Monday, May 9, 2011

Los Angeles Times rates teachers again, unfortunately

It’s deja vu all over again with the Los Angeles Times and its value-added scores that supposedly tell us how effective are the teachers in the nation’s second-largest school system.

The newspaper has printed its new ratings of elementary school teachers in the Los Angeles Unified School District based on how well students did on standardized tests. The idea is to use a formula that the newspaper had devised to assess the “value” a teacher added to a student’s achievement.

The newspaper says its project takes into account the complexities of measuring teacher performance. But it essentially ignores some obvious points:

*Teachers aren’t the only factor that go into how well a student does on a test;

*The tests aren’t devised to evaluate teachers;

*There are lots of questions about how well the tests measure real student learning;

*Lots of experts say the whole value-added enterprise is not reliable and valid as a high-stakes fashion; and

*See this post by a prominent mathematician about why value-added is suspect for the purposes of evaluating teachers.

I’d say that using a value-added score to label teachers effective or ineffective -- even in their ability to raise test scores -- is high-stakes.

This time the newpaper published value-added ratings for about 11,500 third- through fifth-grade teachers. That’s nearly twice the number of teachers rated in the Times’ first value-added outing last August, and this time, the scores were calculated and displayed in a different manner.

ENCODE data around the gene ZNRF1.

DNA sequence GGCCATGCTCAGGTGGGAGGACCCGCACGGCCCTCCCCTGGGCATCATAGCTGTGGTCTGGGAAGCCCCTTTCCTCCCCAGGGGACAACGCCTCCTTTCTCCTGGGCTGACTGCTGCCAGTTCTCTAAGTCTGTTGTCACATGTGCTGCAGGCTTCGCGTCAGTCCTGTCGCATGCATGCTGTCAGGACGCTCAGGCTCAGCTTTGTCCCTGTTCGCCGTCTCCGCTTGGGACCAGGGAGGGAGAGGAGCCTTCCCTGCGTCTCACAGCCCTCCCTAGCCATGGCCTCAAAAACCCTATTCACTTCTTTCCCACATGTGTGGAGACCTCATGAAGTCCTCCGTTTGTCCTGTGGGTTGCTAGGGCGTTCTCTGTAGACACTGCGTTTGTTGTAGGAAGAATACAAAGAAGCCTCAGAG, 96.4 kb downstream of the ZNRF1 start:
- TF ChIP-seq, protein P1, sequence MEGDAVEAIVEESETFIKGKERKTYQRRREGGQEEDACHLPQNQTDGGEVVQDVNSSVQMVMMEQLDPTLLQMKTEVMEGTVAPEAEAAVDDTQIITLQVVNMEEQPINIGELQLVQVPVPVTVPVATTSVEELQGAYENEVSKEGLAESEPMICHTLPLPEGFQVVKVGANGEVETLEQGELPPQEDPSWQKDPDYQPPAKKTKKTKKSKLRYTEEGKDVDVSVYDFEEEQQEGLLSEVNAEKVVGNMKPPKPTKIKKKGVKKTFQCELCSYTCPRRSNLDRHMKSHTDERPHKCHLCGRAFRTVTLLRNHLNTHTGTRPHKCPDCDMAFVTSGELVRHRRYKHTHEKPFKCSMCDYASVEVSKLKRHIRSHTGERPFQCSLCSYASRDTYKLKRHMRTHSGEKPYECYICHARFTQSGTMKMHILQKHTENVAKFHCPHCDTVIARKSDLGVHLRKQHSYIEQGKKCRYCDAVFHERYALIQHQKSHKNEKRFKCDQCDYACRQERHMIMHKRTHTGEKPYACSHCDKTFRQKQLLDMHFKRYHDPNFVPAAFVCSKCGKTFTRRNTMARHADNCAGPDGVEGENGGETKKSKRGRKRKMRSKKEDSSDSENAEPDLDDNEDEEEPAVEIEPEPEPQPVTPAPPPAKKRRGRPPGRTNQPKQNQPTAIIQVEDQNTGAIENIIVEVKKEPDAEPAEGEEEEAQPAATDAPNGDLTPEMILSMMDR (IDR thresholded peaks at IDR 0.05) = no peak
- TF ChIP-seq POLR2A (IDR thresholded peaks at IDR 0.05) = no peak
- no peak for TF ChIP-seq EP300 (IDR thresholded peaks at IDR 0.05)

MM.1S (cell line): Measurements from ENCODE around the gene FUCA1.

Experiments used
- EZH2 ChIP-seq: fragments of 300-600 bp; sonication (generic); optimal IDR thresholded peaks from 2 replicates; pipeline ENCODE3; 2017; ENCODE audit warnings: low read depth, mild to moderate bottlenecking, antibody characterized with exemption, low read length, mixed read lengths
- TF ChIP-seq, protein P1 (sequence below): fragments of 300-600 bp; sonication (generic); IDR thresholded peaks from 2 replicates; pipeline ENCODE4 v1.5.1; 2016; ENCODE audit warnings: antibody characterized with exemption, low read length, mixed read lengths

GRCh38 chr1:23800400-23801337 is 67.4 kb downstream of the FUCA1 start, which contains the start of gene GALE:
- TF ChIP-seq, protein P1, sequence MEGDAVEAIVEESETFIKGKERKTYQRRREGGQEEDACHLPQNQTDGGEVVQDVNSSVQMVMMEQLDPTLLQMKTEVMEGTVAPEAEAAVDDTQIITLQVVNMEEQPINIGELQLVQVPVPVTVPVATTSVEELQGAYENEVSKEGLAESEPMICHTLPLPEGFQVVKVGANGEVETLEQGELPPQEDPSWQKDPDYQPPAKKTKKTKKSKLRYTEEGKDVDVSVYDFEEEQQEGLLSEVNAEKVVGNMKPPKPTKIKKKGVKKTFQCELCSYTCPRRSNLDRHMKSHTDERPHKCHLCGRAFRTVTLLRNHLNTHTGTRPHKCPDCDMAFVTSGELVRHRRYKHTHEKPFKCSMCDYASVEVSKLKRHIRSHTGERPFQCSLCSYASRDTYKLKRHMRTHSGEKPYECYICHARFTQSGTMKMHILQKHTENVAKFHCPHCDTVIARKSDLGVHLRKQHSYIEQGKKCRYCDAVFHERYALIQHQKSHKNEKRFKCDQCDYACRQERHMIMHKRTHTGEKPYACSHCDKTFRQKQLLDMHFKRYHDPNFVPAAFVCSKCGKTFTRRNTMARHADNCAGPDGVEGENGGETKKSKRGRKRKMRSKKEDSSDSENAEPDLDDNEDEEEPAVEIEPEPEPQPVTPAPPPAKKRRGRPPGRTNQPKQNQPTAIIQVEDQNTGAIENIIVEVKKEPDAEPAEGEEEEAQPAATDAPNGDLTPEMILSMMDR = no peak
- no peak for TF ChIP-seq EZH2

Why? “In the interest of greater clarity and accuracy,” the paper said.

Isn’t it good to know that this new information is more accurate than the first?

The paper’s story on Saturday announcing that it was publishing its new data on Sunday noted that it was providing the “only publication of such teacher performance data in the nation” as if it were doing something bold rather than injecting a newspaper’s editorial processes into a highly controversial enterprise.

It also noted that the district’s superintendent, John E. Deasy, and others had asked the paper not to publish its own value-added teacher ratings because the district had already calculated its own version for internal purposes, using a different model.

The public might get confused, the dissenters noted, because the results might be different.



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